\[X^{{\mathsf{T}}}{{\mathbf{y}}}{}=\] \[{\tiny \left[\begin{array}{rrrrrrrrrr} 1 & 1 & 1 & 1 & 1 & 1 & 1 & 1 & 1 & 1 \\ 0.86 & 0.09 & -0.85 & 0.87 & -0.44 & -0.43 & -1.10 & 0.40 & -0.96 & 0.17 \end{array}\right]\times\left[\begin{array}{c} 2.49 \\ 0.83 \\ -0.25 \\ 3.10 \\ 0.87 \\ 0.02 \\ -0.12 \\ 1.81 \\ -0.83 \\ 0.43 \end{array}\right]}\] \[=\left[\begin{array}{r} 8.34 \\ 6.49 \end{array}\right]\]

Solving for \({\bf w}\)

\[{\bf w}=(X^{{\mathsf{T}}}X)^{-1}X^{{\mathsf{T}}}{{\mathbf{y}}}{} = \left[\begin{array}{rr} 10 & -1.39 \\ -1.39 & 4.95 \end{array}\right]^{-1}\left[\begin{array}{r} 8.34 \\ 6.49 \end{array}\right] = \left[\begin{array}{r} 1.06 \\ 1.61 \end{array}\right]\]

So the best fit line is \(y=1.06 + 1.61x\).

Linear regression summary

  • The optimal solution (minimizing sum-squared-error) can be computed in polynomial time in the size of the data set.

  • The solution is \({\bf w}=(X^{{\mathsf{T}}}X)^{-1}X^{{\mathsf{T}}}{{\mathbf{y}}}{}\), where \(X\) is the data matrix augmented with a column of ones, and \({{\mathbf{y}}}{}\) is the column vector of target outputs.

  • A very rare case in which an analytical, exact solution is possible

Is linear regression enough?

  • Linear regression should be the first thing you try for real-valued outputs!

  • …but it is sometimes not expressive enough.

  • Two possible solutions:

    1. Explicitly transform the data, i.e. create additional features

      • Add cross-terms, higher-order terms

      • More generally, apply a transformation of the inputs from \({\cal X}\) to some other space \({\cal X}'\), then do linear regression in the transformed space

    2. Use a different model space/hypothesis class

  • Idea (1) and idea (2) are two views of the strategy. Today we focus on the first approach

Polynomial fits (HTF 2.6, JWHT 7.1)

  • Suppose we want to fit a higher-degree polynomial to the data.
    (E.g., \(y=w_0 + w_1x_1+w_2 x_1^2\).)

  • Suppose for now that there is a single input variable \(x_{i,1}\) per training sample.

  • How do we do it?

Answer: Polynomial regression

  • Given data: \((x_{1,1},y_1), (x_{1,2},y_2), \ldots, (x_{1,n},y_n)\).

  • Suppose we want a degree-\(d\) polynomial fit.

  • Let \({{\mathbf{y}}}{}\) be as before and let \[X=\left[\begin{array}{rrrrr} 1 & x_{1,1} & x_{1,1}^2 & \ldots & x_{1,1}^d \\ 1 & x_{1,2} & x_{1,2}^2 & \ldots & x_{1,2}^d \\ \vdots & & \vdots & \vdots & \vdots \\ 1 & x_{1,n} & x_{1,n}^2 & \ldots & x_{1,n}^d \\ \end{array}\right]\]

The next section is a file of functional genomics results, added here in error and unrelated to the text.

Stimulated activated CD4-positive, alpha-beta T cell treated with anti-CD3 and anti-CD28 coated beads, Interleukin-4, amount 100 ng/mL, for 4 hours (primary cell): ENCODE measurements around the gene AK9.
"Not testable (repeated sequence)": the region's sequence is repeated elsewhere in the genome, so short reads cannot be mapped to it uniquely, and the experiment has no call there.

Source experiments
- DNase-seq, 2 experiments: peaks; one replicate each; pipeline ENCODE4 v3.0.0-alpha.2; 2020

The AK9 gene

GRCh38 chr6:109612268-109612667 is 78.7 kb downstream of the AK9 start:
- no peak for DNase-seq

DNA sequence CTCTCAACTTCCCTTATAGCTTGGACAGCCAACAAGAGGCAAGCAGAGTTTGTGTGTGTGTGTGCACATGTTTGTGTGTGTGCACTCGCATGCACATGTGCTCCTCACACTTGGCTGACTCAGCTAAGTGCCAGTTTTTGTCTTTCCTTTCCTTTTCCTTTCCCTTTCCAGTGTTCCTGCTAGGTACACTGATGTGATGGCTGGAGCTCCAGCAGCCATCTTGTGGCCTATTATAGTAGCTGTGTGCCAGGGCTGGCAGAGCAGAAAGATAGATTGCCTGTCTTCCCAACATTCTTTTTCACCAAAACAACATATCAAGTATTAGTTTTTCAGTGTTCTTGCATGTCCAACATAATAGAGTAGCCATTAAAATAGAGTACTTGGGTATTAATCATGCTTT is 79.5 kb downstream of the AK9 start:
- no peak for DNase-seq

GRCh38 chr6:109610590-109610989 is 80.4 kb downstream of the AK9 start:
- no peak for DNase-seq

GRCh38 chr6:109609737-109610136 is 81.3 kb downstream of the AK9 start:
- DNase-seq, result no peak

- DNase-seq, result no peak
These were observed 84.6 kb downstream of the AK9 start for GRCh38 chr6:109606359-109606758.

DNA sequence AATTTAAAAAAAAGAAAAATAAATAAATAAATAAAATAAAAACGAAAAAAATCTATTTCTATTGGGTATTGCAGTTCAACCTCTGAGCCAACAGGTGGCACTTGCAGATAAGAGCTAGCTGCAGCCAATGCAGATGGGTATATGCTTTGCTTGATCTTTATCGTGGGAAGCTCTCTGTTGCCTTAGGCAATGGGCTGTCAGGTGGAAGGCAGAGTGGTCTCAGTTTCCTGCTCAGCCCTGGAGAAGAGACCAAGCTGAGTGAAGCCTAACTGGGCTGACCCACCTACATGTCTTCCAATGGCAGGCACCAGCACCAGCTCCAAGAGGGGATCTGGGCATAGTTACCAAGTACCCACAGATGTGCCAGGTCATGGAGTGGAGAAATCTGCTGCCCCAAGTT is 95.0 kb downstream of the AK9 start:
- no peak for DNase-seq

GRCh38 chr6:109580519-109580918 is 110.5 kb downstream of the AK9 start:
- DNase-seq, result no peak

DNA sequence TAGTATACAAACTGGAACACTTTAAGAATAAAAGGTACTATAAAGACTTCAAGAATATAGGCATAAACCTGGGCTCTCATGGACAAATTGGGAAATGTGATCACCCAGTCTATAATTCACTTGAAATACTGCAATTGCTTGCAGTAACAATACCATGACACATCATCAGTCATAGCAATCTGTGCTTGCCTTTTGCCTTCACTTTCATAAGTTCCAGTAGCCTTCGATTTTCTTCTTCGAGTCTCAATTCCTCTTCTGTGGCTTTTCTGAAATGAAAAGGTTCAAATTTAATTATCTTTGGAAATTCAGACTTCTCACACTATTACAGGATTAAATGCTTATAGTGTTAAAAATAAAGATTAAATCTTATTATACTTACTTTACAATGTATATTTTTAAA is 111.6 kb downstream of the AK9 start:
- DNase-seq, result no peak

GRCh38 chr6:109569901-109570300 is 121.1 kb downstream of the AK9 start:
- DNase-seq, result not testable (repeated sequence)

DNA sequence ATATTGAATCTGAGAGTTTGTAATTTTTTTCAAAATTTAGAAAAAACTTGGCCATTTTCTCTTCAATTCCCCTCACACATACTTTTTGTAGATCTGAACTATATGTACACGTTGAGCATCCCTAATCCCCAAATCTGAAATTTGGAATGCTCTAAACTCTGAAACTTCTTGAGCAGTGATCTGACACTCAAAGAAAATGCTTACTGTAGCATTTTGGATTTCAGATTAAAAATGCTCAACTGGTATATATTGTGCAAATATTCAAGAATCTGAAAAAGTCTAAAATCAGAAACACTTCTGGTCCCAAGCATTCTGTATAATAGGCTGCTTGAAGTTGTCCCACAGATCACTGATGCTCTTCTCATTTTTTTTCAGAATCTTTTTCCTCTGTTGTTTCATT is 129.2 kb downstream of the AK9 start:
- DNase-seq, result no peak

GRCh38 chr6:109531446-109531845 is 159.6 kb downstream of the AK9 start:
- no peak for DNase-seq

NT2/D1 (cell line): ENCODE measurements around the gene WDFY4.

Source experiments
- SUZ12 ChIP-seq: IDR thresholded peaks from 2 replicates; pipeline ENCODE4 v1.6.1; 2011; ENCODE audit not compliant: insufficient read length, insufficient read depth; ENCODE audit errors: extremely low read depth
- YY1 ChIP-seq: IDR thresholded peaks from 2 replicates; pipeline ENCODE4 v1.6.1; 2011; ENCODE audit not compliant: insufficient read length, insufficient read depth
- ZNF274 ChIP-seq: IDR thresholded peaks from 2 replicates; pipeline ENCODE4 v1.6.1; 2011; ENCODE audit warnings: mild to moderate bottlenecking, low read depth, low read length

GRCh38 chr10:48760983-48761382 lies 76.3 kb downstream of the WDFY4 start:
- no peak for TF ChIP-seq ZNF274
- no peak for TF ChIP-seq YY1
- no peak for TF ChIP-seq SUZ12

• We are making up features to add to our design matrix

  • Solve the linear regression \(X{\bf w}\approx {{\mathbf{y}}}{}\).

Example of quadratic regression: Data matrices

\[X=\left[\begin{array}{rrr} 1 & 0.86 & 0.75 \\ 1 & 0.09 & 0.01 \\ 1 & -0.85 & 0.73 \\ 1 & 0.87 & 0.76 \\ 1 & -0.44 & 0.19 \\ 1 & -0.43 & 0.18 \\ 1 & -1.10 & 1.22 \\ 1 & 0.40 & 0.16 \\ 1 & -0.96 & 0.93 \\ 1 & 0.17 & 0.03 \end{array}\right]~~~~~{{\mathbf{y}}}{}=\left[\begin{array}{r} 2.49 \\ 0.83 \\ -0.25 \\ 3.10 \\ 0.87 \\ 0.02 \\ -0.12 \\ 1.81 \\ -0.83 \\ 0.43 \end{array}\right]\]

\(X^{{\mathsf{T}}}X\)

\[X^{{\mathsf{T}}}X =\] \[{\tiny \hspace{-0.3in}\left[\begin{array}{rrrrrrrrrr} 1 & 1 & 1 & 1 & 1 & 1 & 1 & 1 & 1 & 1 \\ 0.86 & 0.09 & -0.85 & 0.87 & -0.44 & -0.43 & -1.10 & 0.40 & -0.96 & 0.17 \\ 0.75 & 0.01 & 0.73 & 0.76 & 0.19 & 0.18 & 1.22 & 0.16 & 0.93 & 0.03 \end{array}\right]\times\left[\begin{array}{rrr} 1 & 0.86 & 0.75 \\ 1 & 0.09 & 0.01 \\ 1 & -0.85 & 0.73 \\ 1 & 0.87 & 0.76 \\ 1 & -0.44 & 0.19 \\ 1 & -0.43 & 0.18 \\ 1 & -1.10 & 1.22 \\ 1 & 0.40 & 0.16 \\ 1 & -0.96 & 0.93 \\ 1 & 0.17 & 0.03 \end{array}\right]}\] \[=\left[\begin{array}{rrr} 10 & -1.39 & 4.95 \\ -1.39 & 4.95 & 1.64 \\ 4.95 & 1.64 & 4.11 \end{array}\right]\]

\(X^{{\mathsf{T}}}{{\mathbf{y}}}{}\)

\[X^{{\mathsf{T}}}{{\mathbf{y}}}{}=\] \[{\tiny \hspace{-0.3in}\left[\begin{array}{rrrrrrrrrr} 1 & 1 & 1 & 1 & 1 & 1 & 1 & 1 & 1 & 1 \\ 0.86 & 0.09 & -0.85 & 0.87 & -0.44 & -0.43 & -1.10 & 0.40 & -0.96 & 0.17 \\ 0.75 & 0.01 & 0.73 & 0.76 & 0.19 & 0.18 & 1.22 & 0.16 & 0.93 & 0.03\\ \end{array}\right]\times\left[\begin{array}{r} 2.49 \\ 0.83 \\ -0.25 \\ 3.10 \\ 0.87 \\ 0.02 \\ -0.12 \\ 1.81 \\ -0.83 \\ 0.43 \end{array}\right]}\] \[=\left[\begin{array}{r} 8.34 \\ 6.49 \\ 3.60 \end{array}\right]\]

Solving for \({\bf w}\)

\[{\bf w}=(X^{{\mathsf{T}}}X)^{-1}X^{{\mathsf{T}}}{{\mathbf{y}}}{} = {\tiny \left[\begin{array}{rrr} 10 & -1.39 & 4.95 \\ -1.39 & 4.95 & 1.64 \\ 4.95 & 1.64 & 4.11 \\ \end{array}\right]^{-1}\left[\begin{array}{r} 3.60 \\ 6.49 \\ 8.34 \end{array}\right] = \left[\begin{array}{r} 0.74 \\ 1.75 \\ 0.69 \end{array}\right]}\]

So the best order-2 polynomial is \(y=0.74 + 1.75 x + 0.69x^2\).

Data and linear fit

## (Intercept)           x 
##         1.1         1.6